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  • Provenance


    Collection of the artist

  • Exhibited

    London, Hayward Gallery, Salon Afrique: Wear and Tear Performance, March 8, 2005; London, Victoria and Albert Museum, Contemporary Visual Culture of West Africa, 2005

  • Catalogue Essay

    “Junk is simply defined as what people have thrown away; what is nonsense, what doesn’t have value, what people can neglect or abuse without stepping on the toes of the law, what you can even pick and people will thank you for picking it. That’s what junk is all about. That’s what I work with. It began a long time ago. At least, my mother would still remember how she used to bring out pieces of different sort of things from my pockets in my early days in the primary school. And she would always express aloud, the fear of getting her fingers cut by some object while washing my clothes. At that stage, I was not using them for anything, except that I had this instinct to pick them. Rollo May, in his book The Courage To Create, puts it this way: “A painter paints with the same instinct with which a criminal commits a crime. That instinct is the instinct of the creative mind, of the creative artist. This was the instinct I had for junk. Then the picking developed into collecting. And now a bus is actually available to move junk to the junkyard anytime” (Dilomprizulike quoted in F. Macaulay, “ ...Why artists must be far from the madding crowd – Junkman.” The Sun – Voice of the Nation, 26 April 2006, reproduced online at http://www.sunnewsonline.com).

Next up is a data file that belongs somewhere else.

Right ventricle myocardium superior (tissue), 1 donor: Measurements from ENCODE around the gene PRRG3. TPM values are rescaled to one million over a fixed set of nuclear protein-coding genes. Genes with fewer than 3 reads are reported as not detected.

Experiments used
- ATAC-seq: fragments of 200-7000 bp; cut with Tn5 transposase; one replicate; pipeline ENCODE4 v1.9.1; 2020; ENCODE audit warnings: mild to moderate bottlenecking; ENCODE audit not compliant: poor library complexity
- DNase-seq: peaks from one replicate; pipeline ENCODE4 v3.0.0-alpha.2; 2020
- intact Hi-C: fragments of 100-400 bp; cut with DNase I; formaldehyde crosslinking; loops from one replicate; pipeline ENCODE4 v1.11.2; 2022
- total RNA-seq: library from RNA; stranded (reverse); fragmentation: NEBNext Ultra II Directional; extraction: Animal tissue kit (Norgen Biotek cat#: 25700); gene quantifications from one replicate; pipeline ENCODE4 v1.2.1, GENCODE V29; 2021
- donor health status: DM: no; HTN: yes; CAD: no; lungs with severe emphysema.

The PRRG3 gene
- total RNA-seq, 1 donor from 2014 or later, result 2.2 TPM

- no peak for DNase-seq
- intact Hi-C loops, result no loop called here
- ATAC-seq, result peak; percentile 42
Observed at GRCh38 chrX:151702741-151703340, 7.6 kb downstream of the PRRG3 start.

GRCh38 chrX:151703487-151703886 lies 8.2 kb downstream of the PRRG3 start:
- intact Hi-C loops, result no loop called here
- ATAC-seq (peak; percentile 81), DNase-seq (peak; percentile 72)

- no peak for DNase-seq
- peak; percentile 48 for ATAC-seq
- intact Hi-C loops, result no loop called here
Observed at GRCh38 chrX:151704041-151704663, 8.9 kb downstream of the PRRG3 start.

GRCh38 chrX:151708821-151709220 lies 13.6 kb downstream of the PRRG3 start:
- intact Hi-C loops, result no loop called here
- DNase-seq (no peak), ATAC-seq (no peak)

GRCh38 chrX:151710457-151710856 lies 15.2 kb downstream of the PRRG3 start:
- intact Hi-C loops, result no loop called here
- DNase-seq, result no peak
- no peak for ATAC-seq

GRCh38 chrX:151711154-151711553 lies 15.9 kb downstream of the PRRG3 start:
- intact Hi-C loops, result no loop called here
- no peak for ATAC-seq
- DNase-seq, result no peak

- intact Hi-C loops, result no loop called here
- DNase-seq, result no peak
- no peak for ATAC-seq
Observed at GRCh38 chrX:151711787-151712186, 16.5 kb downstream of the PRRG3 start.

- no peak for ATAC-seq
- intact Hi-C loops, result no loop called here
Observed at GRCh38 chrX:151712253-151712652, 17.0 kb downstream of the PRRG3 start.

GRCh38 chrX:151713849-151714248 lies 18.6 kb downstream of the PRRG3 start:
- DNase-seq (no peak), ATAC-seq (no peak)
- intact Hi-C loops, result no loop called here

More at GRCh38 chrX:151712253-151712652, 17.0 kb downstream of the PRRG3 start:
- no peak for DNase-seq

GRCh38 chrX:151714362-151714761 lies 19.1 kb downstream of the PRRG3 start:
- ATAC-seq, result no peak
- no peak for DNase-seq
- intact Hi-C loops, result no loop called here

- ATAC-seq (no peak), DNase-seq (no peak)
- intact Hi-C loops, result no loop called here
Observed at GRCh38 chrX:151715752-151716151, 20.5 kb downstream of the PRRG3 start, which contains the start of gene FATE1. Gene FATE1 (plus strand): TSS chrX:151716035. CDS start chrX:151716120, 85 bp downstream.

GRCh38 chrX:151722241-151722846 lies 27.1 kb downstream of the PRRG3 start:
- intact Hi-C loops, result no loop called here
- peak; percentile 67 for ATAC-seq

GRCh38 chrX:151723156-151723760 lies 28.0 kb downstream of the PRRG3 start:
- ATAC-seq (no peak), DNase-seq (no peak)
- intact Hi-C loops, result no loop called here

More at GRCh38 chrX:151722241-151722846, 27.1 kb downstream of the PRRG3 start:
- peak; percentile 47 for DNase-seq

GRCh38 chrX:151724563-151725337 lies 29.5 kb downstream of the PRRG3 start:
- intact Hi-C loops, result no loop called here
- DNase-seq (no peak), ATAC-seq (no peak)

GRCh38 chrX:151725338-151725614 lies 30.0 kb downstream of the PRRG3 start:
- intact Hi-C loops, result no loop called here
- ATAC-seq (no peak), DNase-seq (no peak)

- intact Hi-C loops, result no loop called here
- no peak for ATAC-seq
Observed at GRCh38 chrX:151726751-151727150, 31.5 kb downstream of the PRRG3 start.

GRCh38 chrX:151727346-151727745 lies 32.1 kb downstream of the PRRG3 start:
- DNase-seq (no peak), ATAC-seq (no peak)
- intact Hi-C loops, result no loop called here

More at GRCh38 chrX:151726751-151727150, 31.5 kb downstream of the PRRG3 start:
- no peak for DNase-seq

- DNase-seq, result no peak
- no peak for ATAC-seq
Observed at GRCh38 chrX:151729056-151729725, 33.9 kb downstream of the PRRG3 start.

NIGERIA

26

The Flirts from the Installation Wear and Tear

2000
Found materials and wooden stand.
74 3/4 x 61 in. (189.9 x 154.9 cm).

Estimate
$6,000 - 8,000 

AFRICA Theme Sale

15 May 2010
New York